In that example the values are, on average, 3.75 away from the middle.

For deviation just think distance


Click here or here to practice Mean Absolute Deviation online and get automatic feedback (it grades it)! 🙂


Random Sample

This is where everyone has an equal and fair chance of being selected.

Unit 1: Real Number Relationships


Click here to go to the IXL website for all kinds of 8th grade topics and review problems.


In this unit we went over Real Numbers and the classification system that is set up with Real Numbers. Here is the Rational Numbers Poster we created in class


We used Nesting boxes to demonstrate how the sub groups are inside each other.

Description of Each Set of Numbers
Natural The natural numbers (also known as counting numbers) are the numbers that we use to count. It starts with 1, followed by 2, then 3, and so on.

1, 2, 3, 4…

Whole The whole numbers are a slight “upgrade” of the natural numbers because we simply add the number zero to the current set of natural numbers. Think of whole numbers as natural numbers and the number zero.

0, 1, 2, 3, 4…

**Remember a hole in the ground is shaped like the number zero!**

Integers The integers include all whole numbers together with the “opposites” of the natural numbers (their negatives).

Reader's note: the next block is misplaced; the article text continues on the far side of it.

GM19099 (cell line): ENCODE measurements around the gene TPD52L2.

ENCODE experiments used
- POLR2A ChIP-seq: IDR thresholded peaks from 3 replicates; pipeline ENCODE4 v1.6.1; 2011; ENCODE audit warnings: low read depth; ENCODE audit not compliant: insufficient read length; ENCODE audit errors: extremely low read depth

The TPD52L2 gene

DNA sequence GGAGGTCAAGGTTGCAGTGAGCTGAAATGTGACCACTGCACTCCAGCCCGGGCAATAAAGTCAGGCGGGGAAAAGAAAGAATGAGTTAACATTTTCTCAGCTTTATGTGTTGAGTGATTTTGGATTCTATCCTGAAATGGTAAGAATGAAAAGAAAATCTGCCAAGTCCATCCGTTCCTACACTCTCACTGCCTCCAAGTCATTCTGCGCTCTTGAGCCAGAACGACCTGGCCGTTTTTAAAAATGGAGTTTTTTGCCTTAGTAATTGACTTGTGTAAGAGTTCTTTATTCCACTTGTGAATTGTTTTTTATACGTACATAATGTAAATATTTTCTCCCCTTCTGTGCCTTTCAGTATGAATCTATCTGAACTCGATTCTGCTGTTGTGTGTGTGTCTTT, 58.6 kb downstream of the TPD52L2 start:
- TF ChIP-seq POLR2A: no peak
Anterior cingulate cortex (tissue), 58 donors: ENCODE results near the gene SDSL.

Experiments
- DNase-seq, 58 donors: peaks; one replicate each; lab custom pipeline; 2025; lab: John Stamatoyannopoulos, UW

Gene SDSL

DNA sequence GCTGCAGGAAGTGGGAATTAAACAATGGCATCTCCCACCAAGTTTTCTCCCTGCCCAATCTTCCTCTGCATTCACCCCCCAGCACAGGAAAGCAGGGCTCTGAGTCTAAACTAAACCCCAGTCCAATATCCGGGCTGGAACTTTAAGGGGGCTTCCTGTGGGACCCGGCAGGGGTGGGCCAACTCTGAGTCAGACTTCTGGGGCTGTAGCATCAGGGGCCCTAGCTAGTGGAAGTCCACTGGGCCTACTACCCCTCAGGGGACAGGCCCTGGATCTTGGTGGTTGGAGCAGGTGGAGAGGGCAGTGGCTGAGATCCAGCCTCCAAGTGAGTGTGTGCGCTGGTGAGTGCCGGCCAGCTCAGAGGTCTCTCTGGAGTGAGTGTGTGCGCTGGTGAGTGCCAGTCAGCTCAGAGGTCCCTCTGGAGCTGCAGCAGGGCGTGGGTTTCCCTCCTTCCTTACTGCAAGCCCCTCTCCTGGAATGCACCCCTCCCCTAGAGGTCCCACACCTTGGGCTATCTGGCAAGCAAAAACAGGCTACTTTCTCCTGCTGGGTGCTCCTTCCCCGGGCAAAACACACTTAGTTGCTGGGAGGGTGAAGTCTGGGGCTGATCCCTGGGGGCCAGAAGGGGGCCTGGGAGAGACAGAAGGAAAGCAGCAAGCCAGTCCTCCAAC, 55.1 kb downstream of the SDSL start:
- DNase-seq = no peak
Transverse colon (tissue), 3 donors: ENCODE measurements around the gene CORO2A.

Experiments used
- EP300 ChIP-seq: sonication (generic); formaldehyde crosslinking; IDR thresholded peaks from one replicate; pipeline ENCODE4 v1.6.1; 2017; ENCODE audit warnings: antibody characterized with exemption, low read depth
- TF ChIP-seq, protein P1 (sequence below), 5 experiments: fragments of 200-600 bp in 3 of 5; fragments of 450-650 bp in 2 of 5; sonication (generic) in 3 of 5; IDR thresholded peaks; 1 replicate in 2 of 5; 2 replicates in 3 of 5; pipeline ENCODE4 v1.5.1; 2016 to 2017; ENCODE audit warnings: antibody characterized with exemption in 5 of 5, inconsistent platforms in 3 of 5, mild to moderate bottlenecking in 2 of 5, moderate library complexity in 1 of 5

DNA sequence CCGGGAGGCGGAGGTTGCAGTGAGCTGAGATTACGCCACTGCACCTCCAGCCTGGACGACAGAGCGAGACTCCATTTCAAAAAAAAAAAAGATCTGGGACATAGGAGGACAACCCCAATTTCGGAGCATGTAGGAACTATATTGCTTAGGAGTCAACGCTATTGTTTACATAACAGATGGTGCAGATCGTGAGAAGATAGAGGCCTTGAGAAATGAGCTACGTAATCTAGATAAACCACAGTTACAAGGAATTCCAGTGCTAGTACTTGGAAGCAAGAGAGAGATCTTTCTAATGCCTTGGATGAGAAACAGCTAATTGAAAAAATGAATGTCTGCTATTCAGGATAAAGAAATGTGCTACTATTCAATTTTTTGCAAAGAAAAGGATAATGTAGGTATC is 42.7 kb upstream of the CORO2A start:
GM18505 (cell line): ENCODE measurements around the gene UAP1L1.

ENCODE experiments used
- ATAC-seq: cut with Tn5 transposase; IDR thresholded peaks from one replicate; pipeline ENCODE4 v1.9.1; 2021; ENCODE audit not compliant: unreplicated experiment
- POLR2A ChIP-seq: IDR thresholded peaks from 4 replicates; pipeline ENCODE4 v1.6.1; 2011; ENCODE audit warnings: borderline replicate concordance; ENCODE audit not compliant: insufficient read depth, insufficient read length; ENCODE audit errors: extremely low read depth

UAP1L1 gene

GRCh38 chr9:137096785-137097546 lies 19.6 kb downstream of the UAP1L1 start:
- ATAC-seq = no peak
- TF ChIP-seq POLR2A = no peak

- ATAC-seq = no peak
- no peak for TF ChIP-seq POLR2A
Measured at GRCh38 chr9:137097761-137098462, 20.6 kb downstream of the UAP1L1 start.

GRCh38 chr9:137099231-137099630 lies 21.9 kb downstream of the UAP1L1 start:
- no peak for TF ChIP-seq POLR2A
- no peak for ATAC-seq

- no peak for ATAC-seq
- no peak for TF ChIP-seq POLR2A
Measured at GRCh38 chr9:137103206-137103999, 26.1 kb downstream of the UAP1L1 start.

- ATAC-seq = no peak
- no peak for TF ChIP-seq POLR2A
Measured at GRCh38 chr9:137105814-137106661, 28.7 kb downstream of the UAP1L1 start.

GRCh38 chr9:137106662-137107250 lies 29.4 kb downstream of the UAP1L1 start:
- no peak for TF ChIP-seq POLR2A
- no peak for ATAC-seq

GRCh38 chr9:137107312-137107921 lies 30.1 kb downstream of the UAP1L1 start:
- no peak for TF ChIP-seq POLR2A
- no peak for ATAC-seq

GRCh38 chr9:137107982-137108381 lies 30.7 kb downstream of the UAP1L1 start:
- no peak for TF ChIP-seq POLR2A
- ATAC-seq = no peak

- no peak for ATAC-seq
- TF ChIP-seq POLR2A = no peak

-4, -3, -2, -1, 0, 1, 2, 3, 4 …

Rational The rational numbers are numbers which can be expressed as ratio of integers. That means, if we can write a given number as a fraction where the numerator and denominator are both integers; then it is a rational number.

Caution: The denominator cannot equal to zero.

Rational numbers can also appear in decimal form. If the decimal number either terminates or repeats, then it is possible to write it as a fraction with an integer numerator and denominator. Thus, it is rational as well

Irrational The irrational numbers are all numbers which when written in decimal form does not repeat and does not terminate.
Real The real numbers includes both the rational and irrational numbers. Remember that under the rational number, we have the subcategories of integers, whole numbers and natural numbers.

Click here to do IDENTIFY REAL NUMBERS online and get automatic feedback (it grades it)! 🙂

Ordering Numbers

Watch a video about ordering number here!